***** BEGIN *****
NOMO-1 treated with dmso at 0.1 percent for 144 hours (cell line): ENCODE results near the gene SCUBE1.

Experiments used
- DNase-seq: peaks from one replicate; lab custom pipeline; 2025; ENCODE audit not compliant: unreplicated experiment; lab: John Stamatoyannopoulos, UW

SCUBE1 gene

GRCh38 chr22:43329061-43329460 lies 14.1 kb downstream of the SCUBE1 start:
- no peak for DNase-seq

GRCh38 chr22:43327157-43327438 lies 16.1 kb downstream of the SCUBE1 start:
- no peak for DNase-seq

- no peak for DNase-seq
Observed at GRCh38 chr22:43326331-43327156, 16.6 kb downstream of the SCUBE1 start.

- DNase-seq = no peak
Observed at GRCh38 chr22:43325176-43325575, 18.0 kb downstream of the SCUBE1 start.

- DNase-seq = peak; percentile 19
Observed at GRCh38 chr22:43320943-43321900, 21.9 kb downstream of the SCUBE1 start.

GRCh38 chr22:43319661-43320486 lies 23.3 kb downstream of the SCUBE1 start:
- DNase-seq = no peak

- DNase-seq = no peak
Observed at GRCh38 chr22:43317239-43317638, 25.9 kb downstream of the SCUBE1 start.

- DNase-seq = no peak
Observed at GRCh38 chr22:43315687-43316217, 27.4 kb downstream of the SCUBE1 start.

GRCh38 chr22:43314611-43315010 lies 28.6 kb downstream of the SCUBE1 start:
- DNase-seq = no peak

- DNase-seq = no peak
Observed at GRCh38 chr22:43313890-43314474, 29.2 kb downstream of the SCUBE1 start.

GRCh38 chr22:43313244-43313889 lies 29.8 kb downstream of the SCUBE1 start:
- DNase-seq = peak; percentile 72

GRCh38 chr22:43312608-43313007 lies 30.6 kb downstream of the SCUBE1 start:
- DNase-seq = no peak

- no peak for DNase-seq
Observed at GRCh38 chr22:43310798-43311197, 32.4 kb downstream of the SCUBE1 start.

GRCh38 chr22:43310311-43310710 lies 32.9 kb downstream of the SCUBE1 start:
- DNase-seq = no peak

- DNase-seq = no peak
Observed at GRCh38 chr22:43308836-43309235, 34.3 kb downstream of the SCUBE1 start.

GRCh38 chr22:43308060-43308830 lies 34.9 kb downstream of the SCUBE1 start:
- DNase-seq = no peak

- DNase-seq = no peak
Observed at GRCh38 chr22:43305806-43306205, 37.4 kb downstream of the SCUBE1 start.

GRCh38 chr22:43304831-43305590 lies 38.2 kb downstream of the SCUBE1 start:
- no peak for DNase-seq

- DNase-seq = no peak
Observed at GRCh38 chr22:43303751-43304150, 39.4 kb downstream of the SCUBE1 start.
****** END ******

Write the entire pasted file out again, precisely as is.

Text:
NOMO-1 treated with dmso at 0.1 percent for 144 hours (cell line): ENCODE results near the gene SCUBE1.

Experiments used
- DNase-seq: peaks from one replicate; lab custom pipeline; 2025; ENCODE audit not compliant: unreplicated experiment; lab: John Stamatoyannopoulos, UW

SCUBE1 gene

GRCh38 chr22:43329061-43329460 lies 14.1 kb downstream of the SCUBE1 start:
- no peak for DNase-seq

GRCh38 chr22:43327157-43327438 lies 16.1 kb downstream of the SCUBE1 start:
- no peak for DNase-seq

- no peak for DNase-seq
Observed at GRCh38 chr22:43326331-43327156, 16.6 kb downstream of the SCUBE1 start.

- DNase-seq = no peak
Observed at GRCh38 chr22:43325176-43325575, 18.0 kb downstream of the SCUBE1 start.

- DNase-seq = peak; percentile 19
Observed at GRCh38 chr22:43320943-43321900, 21.9 kb downstream of the SCUBE1 start.

GRCh38 chr22:43319661-43320486 lies 23.3 kb downstream of the SCUBE1 start:
- DNase-seq = no peak

- DNase-seq = no peak
Observed at GRCh38 chr22:43317239-43317638, 25.9 kb downstream of the SCUBE1 start.

- DNase-seq = no peak
Observed at GRCh38 chr22:43315687-43316217, 27.4 kb downstream of the SCUBE1 start.

GRCh38 chr22:43314611-43315010 lies 28.6 kb downstream of the SCUBE1 start:
- DNase-seq = no peak

- DNase-seq = no peak
Observed at GRCh38 chr22:43313890-43314474, 29.2 kb downstream of the SCUBE1 start.

GRCh38 chr22:43313244-43313889 lies 29.8 kb downstream of the SCUBE1 start:
- DNase-seq = peak; percentile 72

GRCh38 chr22:43312608-43313007 lies 30.6 kb downstream of the SCUBE1 start:
- DNase-seq = no peak

- no peak for DNase-seq
Observed at GRCh38 chr22:43310798-43311197, 32.4 kb downstream of the SCUBE1 start.

GRCh38 chr22:43310311-43310710 lies 32.9 kb downstream of the SCUBE1 start:
- DNase-seq = no peak

- DNase-seq = no peak
Observed at GRCh38 chr22:43308836-43309235, 34.3 kb downstream of the SCUBE1 start.

GRCh38 chr22:43308060-43308830 lies 34.9 kb downstream of the SCUBE1 start:
- DNase-seq = no peak

- DNase-seq = no peak
Observed at GRCh38 chr22:43305806-43306205, 37.4 kb downstream of the SCUBE1 start.

GRCh38 chr22:43304831-43305590 lies 38.2 kb downstream of the SCUBE1 start:
- no peak for DNase-seq

- DNase-seq = no peak
Observed at GRCh38 chr22:43303751-43304150, 39.4 kb downstream of the SCUBE1 start.